U.S. regulators flag climate change, stablecoins as potential systemic risks

U.S. one dollar banknotes are seen in front of displayed GameStop logo
U.S. one dollar banknotes are seen in front of displayed GameStop logo in this illustration taken February 8, 2021. REUTERS/Dado Ruvic/Illustration/File Photo

WASHINGTON, Dec 17 (Reuters) - Climate change, the rapid growth of "stablecoins" and financial innovations that led to frenzied trading of GameStop Corp (GME.N) shares early this year are threats to the U.S. financial system that merit closer scrutiny, a Treasury Department-led regulatory panel said on Friday.

In its annual report, the Financial Stability Oversight Council (FSOC) added that while the U.S. economy has improved since the onset of the COVID-19 pandemic, risks to the financial system are higher than prior to the health crisis, with the outlook for global growth still uncertain.

The report marked the first time the body, which was created in the wake of the 2007-2009 financial crisis to spot looming threats, has flagged climate change as a major risk, reflecting President Joe Biden's push to address rising global temperatures.

The FSOC, which comprises the Treasury and other financial regulators, said the physical risks posed by more frequent severe weather events and government policies transitioning away from carbon-heavy industry could dent asset values and weaken institutions, it wrote, echoing an October FSOC paper.

"If these changes occur in a disorderly way owing to substantial delays in action or abrupt changes in policy, their impact is likely to be more sudden and disruptive," the FSOC said.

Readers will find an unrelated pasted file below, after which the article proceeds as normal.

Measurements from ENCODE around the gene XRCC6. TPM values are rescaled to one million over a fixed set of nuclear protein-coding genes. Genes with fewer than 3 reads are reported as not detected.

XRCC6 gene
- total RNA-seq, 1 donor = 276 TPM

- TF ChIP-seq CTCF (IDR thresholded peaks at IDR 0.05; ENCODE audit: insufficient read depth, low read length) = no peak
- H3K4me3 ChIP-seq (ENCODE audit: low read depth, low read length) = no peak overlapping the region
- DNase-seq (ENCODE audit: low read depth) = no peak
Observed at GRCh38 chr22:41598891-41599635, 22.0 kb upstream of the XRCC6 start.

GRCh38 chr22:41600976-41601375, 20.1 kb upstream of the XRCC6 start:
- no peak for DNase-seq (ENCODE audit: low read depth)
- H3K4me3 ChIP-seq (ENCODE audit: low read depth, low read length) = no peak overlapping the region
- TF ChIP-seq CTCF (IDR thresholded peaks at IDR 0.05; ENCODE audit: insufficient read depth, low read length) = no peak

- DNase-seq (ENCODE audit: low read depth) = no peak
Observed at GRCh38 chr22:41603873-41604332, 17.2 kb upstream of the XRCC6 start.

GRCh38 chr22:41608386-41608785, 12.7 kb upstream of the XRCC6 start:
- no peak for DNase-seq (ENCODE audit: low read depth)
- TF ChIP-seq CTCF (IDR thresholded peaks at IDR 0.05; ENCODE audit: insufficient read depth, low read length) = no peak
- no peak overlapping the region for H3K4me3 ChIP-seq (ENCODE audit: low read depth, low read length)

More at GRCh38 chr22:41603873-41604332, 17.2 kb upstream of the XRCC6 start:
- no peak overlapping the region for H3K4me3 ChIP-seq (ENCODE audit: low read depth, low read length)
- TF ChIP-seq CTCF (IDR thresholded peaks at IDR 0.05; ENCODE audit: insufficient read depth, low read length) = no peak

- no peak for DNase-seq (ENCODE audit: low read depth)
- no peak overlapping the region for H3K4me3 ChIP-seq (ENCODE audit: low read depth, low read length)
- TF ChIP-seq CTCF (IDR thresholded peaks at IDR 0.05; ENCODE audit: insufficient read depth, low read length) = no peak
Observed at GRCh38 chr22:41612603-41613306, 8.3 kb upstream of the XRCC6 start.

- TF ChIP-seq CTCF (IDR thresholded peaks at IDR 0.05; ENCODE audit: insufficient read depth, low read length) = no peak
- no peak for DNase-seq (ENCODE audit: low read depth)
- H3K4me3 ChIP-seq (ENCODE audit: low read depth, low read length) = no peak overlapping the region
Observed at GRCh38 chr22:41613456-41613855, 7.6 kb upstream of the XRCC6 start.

Similarly, the body reiterated concerns flagged in November that stablecoins, a fast-growing type of digital asset pegged to traditional currencies, could become a threat if widely adopted.

While that market is currently only worth about $127 billion, its market value has ballooned more than 500% over the past 12 months and may be vulnerable to runs if investors lose confidence in the asset class's reliability, the FSOC said.

The body also noted a surge of volatility earlier this year sparked by retail investors, who coordinated on social media and used zero-commission trading apps to fuel sharp rises in a handful of stocks, including videogame maker GameStop.

The episode suggested financial innovations and social media are changing market participation, raising the risk of sudden asset price movements unrelated to fundamental news.

That "could represent a vulnerability if they lead to cascading impacts by causing asset liquidations or putting stress on financial institutions," the FSOC wrote.

Reporting by Pete Schroeder; Editing by Michelle Price and Paul Simao

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